For its part, NYSE Euronext is the result of the NYSE 2006 acquisition of Paris-based Euronext.

Shares of Deutsche Börse closed up 2.45 percent and NYSE Euronext closed up 14.04 percent on news of the merger talks. Good times for rich corporate investors.

News of the announcement was bumped up to yesterday, according to Spiegel, to squelch "stock market whisperers" spreading rumors and to counter the London Stock Exchange Toronto Stock Exchange merger news. "Actually they wanted to announce the coup until next week, as a fait accompli."

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But, "what may prove more lucrative is ownership of growing venues for trading options, futures and derivatives whose profit margins are 57 percent more than equities at NYSE Euronext."

Just call this new adventure "MarginQuest". Just what the world needs -- more profitable futures and derivatives trading. What I wonder is if this might be a good deal for US taxpayers. If the NYSE Euronext-Deutsche Börse is 60% owned by a German based firm who will bear primary responsibility when we have a major derivatives debacle? But then only the Germans seem to excel the Americans at sweeping problems under the rug. Merkel would likely claim that the problem was created by the Americans so they should clean it up while US politicians would say that the exchange is 60% owned by the Germans so they should fix it.

"It is not necessary to have hope in order to persevere."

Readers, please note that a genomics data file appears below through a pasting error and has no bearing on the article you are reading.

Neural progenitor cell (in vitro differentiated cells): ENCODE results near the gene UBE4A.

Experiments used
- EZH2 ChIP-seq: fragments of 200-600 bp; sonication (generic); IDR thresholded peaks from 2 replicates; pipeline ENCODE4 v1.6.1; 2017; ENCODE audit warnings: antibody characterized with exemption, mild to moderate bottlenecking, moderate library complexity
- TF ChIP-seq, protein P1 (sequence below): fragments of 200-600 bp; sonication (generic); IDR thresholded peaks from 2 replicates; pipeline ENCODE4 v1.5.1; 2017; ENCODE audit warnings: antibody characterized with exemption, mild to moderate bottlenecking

by ARGeezer (ARGeezer a in a circle eurotrib daught com) on Fri Feb 11th, 2011 at 10:25:35 AM EST
How stupid of me to overlook the fact that the plan is to incorporate the new exchange in the Netherlands! Surely the Netherlands is better positioned than either the USA or Germany to patch up a derivatives melt-down that might be in the US$10 of Trillions exposure range. And putting the exchange in the Netherlands brings the German ownership a Dutch ally in the EU in the form of another surplus country. Surely two countries that, between themselves, have the combined experience of the Tulip Mania and the Weimar Hyperinflation will have the courage and wisdom to properly regulate the activities of this global financial exchange.

"It is not necessary to have hope in order to persevere."
by ARGeezer (ARGeezer a in a circle eurotrib daught com) on Fri Feb 11th, 2011 at 10:39:15 AM EST
[ Parent ]
I am not alone!

Is the Proposed NYSE-Deutsche Börse Merger All It's Cracked Up to Be?  Yves Smith  naked capitalism